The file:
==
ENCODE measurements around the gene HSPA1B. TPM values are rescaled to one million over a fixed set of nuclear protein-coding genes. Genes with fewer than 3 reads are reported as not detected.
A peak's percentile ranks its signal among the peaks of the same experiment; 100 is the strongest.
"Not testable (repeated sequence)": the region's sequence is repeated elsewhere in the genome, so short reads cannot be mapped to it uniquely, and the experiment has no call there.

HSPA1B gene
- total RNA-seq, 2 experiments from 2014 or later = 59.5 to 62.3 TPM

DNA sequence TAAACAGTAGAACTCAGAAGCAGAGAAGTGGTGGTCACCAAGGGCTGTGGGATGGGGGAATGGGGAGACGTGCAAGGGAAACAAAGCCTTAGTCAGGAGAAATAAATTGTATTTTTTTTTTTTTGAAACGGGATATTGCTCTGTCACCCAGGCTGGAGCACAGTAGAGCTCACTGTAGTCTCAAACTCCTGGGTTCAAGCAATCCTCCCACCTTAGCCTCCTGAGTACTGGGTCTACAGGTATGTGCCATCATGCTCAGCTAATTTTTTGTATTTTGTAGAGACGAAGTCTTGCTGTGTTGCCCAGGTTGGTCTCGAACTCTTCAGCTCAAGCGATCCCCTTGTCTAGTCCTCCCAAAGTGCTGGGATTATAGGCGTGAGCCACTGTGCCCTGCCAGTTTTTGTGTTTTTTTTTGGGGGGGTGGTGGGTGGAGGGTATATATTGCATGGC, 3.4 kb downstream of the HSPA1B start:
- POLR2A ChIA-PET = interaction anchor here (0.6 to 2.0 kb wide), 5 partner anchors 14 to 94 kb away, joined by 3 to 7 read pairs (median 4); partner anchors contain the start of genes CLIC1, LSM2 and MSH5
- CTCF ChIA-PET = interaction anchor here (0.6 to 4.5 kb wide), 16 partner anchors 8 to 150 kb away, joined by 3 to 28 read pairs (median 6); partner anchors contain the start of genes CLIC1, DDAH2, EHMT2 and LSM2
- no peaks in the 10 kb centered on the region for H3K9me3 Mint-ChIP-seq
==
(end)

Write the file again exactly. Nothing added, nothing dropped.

ENCODE measurements around the gene HSPA1B. TPM values are rescaled to one million over a fixed set of nuclear protein-coding genes. Genes with fewer than 3 reads are reported as not detected.
A peak's percentile ranks its signal among the peaks of the same experiment; 100 is the strongest.
"Not testable (repeated sequence)": the region's sequence is repeated elsewhere in the genome, so short reads cannot be mapped to it uniquely, and the experiment has no call there.

HSPA1B gene
- total RNA-seq, 2 experiments from 2014 or later = 59.5 to 62.3 TPM

DNA sequence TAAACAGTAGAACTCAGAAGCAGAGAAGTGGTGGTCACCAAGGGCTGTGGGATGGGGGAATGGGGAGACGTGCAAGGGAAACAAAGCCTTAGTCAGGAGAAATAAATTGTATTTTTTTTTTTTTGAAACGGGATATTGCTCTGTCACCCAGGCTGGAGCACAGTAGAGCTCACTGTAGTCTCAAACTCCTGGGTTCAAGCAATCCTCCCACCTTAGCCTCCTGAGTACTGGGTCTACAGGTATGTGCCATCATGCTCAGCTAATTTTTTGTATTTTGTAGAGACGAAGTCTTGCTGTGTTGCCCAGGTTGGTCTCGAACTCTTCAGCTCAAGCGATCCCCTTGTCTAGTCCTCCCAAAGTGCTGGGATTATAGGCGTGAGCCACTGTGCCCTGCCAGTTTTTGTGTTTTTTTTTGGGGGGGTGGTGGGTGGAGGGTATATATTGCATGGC, 3.4 kb downstream of the HSPA1B start:
- POLR2A ChIA-PET = interaction anchor here (0.6 to 2.0 kb wide), 5 partner anchors 14 to 94 kb away, joined by 3 to 7 read pairs (median 4); partner anchors contain the start of genes CLIC1, LSM2 and MSH5
- CTCF ChIA-PET = interaction anchor here (0.6 to 4.5 kb wide), 16 partner anchors 8 to 150 kb away, joined by 3 to 28 read pairs (median 6); partner anchors contain the start of genes CLIC1, DDAH2, EHMT2 and LSM2
- no peaks in the 10 kb centered on the region for H3K9me3 Mint-ChIP-seq